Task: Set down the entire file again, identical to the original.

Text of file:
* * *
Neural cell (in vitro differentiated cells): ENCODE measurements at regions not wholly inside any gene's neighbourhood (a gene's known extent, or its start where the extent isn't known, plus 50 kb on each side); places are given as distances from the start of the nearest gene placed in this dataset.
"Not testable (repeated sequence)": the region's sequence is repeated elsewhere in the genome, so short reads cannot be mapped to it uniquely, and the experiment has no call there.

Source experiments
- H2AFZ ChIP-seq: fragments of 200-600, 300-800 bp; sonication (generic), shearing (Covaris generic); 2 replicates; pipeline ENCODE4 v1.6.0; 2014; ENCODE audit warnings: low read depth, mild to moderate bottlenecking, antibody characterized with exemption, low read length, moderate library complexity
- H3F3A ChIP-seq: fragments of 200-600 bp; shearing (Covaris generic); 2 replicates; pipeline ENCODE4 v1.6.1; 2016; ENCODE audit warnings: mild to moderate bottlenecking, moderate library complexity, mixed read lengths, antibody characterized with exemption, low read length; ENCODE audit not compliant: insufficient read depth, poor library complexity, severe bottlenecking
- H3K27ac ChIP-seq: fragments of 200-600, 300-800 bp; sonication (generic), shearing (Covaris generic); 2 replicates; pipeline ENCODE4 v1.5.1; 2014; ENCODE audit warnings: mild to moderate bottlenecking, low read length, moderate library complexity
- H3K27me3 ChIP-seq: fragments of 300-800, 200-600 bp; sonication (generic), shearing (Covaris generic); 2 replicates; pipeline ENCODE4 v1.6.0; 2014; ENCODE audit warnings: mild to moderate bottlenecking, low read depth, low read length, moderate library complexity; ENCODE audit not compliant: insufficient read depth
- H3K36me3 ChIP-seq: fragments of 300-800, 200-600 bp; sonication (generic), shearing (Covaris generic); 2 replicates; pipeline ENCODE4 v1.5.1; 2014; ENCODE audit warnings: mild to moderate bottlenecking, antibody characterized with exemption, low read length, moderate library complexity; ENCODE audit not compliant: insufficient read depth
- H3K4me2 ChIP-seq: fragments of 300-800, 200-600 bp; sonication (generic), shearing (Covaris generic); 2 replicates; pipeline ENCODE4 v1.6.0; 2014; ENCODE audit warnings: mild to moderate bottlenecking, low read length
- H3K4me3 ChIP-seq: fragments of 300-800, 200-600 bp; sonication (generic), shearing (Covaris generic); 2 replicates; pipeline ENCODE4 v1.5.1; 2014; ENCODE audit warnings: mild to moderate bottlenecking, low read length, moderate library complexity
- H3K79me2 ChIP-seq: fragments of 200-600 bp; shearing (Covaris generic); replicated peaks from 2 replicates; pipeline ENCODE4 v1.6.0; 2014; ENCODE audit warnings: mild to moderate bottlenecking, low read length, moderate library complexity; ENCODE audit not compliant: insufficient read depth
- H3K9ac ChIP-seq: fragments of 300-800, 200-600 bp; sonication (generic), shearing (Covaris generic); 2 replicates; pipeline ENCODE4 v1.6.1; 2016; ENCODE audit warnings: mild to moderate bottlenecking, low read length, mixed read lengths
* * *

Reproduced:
Neural cell (in vitro differentiated cells): ENCODE measurements at regions not wholly inside any gene's neighbourhood (a gene's known extent, or its start where the extent isn't known, plus 50 kb on each side); places are given as distances from the start of the nearest gene placed in this dataset.
"Not testable (repeated sequence)": the region's sequence is repeated elsewhere in the genome, so short reads cannot be mapped to it uniquely, and the experiment has no call there.

Source experiments
- H2AFZ ChIP-seq: fragments of 200-600, 300-800 bp; sonication (generic), shearing (Covaris generic); 2 replicates; pipeline ENCODE4 v1.6.0; 2014; ENCODE audit warnings: low read depth, mild to moderate bottlenecking, antibody characterized with exemption, low read length, moderate library complexity
- H3F3A ChIP-seq: fragments of 200-600 bp; shearing (Covaris generic); 2 replicates; pipeline ENCODE4 v1.6.1; 2016; ENCODE audit warnings: mild to moderate bottlenecking, moderate library complexity, mixed read lengths, antibody characterized with exemption, low read length; ENCODE audit not compliant: insufficient read depth, poor library complexity, severe bottlenecking
- H3K27ac ChIP-seq: fragments of 200-600, 300-800 bp; sonication (generic), shearing (Covaris generic); 2 replicates; pipeline ENCODE4 v1.5.1; 2014; ENCODE audit warnings: mild to moderate bottlenecking, low read length, moderate library complexity
- H3K27me3 ChIP-seq: fragments of 300-800, 200-600 bp; sonication (generic), shearing (Covaris generic); 2 replicates; pipeline ENCODE4 v1.6.0; 2014; ENCODE audit warnings: mild to moderate bottlenecking, low read depth, low read length, moderate library complexity; ENCODE audit not compliant: insufficient read depth
- H3K36me3 ChIP-seq: fragments of 300-800, 200-600 bp; sonication (generic), shearing (Covaris generic); 2 replicates; pipeline ENCODE4 v1.5.1; 2014; ENCODE audit warnings: mild to moderate bottlenecking, antibody characterized with exemption, low read length, moderate library complexity; ENCODE audit not compliant: insufficient read depth
- H3K4me2 ChIP-seq: fragments of 300-800, 200-600 bp; sonication (generic), shearing (Covaris generic); 2 replicates; pipeline ENCODE4 v1.6.0; 2014; ENCODE audit warnings: mild to moderate bottlenecking, low read length
- H3K4me3 ChIP-seq: fragments of 300-800, 200-600 bp; sonication (generic), shearing (Covaris generic); 2 replicates; pipeline ENCODE4 v1.5.1; 2014; ENCODE audit warnings: mild to moderate bottlenecking, low read length, moderate library complexity
- H3K79me2 ChIP-seq: fragments of 200-600 bp; shearing (Covaris generic); replicated peaks from 2 replicates; pipeline ENCODE4 v1.6.0; 2014; ENCODE audit warnings: mild to moderate bottlenecking, low read length, moderate library complexity; ENCODE audit not compliant: insufficient read depth
- H3K9ac ChIP-seq: fragments of 300-800, 200-600 bp; sonication (generic), shearing (Covaris generic); 2 replicates; pipeline ENCODE4 v1.6.1; 2016; ENCODE audit warnings: mild to moderate bottlenecking, low read length, mixed read lengths